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ItemID: #60073
Cost: $1,600.00

Primitive Origination of Mankind

Matthew Hale


HALE, Matthew. The Primitive Origination of Mankind, Considered and Examined According to The Light of Nature. London: William Godbid for William Shrowsbery, 1677. Folio, contemporary full brown mottled and paneled calf rebacked, raised bands, modern red leather spine label, original marbled edges. $1600.

First edition of Hale’s theory of the earth’s spontaneous “beginning,” and his defense of the Mosaic account of the single origin of all peoples.

“There are few more illustrious names on the roll of English history than that of Sir Matthew Hale” (Allibone, 757). “The problem of human origins, of how and when the first humans appeared in the world, has been addressed in a variety of ways in western thought. In the 17th century the predominant explanation for the origin of the world and the beings that inhabit it, especially human beings, was based on the biblical account of creation. It was almost universally accepted that humans had been created by a supernatural agent using supernatural means. But alternative explanations for the production of the first humans did exist, according to which the first humans were produced by nature through some form of spontaneous generation” (Matthew R. Goodrum). In response to Isaac de la Peyrere‘s theory of polygenesis, Hale advanced his own theory that the earth was not eternal, but rather had a spontaneous “beginning,” and went on to defend “the Mosaic account of the single origin of all peoples” (Norman). He further believed “that in animals, especially insects, various natural calamities reduce the numbers to low levels intermittently, so maintaining the balance of nature” (Garrison & Morton). Hale anticipated Malthus in studying the growth of a population from a single family, and “seems to have been the first to use the expression ‘geometrical proportion” in respect to population (Hutchinson). Primitive Origination was written as the first part of a larger manuscript entitled Concerning Religion, the whole of which “was submitted to Bishop Wilkins, who showed it to Tillotson. Both advised condensation, for which Hale never found leisure” (DNB). This first part, called “Concerning the Secondary Origination of Mankind,” was published after his death as The Primitive Origination of Mankind. Fine engraved frontispiece portrait. Wing H258. Norman 965. Garrison & Morton 215. Lowndes, 973.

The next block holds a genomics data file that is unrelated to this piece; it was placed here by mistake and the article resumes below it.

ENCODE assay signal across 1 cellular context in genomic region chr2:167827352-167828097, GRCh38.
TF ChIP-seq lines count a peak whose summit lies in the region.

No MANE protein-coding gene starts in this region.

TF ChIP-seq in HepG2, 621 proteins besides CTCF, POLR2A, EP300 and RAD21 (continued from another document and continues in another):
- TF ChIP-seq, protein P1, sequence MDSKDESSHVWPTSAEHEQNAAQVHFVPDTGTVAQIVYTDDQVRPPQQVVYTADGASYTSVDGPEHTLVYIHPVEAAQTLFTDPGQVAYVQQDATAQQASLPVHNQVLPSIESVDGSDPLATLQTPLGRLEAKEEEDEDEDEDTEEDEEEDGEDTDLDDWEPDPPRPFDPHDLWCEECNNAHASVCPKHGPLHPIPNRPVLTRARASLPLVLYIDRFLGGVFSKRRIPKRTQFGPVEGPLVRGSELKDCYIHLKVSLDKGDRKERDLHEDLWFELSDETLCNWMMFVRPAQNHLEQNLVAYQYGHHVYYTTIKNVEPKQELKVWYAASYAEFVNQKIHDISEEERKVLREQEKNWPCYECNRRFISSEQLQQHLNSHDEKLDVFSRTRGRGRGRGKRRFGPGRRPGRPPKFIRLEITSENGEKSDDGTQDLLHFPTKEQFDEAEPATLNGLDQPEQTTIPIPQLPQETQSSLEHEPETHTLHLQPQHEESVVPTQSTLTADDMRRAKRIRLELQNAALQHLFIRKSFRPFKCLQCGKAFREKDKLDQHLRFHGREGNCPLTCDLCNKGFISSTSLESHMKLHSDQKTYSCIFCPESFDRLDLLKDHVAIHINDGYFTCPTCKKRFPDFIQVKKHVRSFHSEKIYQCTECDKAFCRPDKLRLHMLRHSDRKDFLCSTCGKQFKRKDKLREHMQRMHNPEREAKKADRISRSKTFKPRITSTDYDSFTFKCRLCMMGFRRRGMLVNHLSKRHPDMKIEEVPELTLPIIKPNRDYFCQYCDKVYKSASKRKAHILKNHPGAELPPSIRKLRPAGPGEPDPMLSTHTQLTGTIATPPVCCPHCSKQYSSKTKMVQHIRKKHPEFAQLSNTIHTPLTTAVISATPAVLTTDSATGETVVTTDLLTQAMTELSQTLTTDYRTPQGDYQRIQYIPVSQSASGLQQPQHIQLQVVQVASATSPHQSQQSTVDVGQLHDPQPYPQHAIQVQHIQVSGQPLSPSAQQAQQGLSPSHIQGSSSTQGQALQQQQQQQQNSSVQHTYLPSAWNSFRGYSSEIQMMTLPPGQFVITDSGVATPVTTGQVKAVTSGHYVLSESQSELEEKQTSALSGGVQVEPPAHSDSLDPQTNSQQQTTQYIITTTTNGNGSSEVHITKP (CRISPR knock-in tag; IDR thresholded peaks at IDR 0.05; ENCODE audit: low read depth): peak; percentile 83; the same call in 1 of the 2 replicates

Interior very clean. A fine copy, handsome in contemporary calf.

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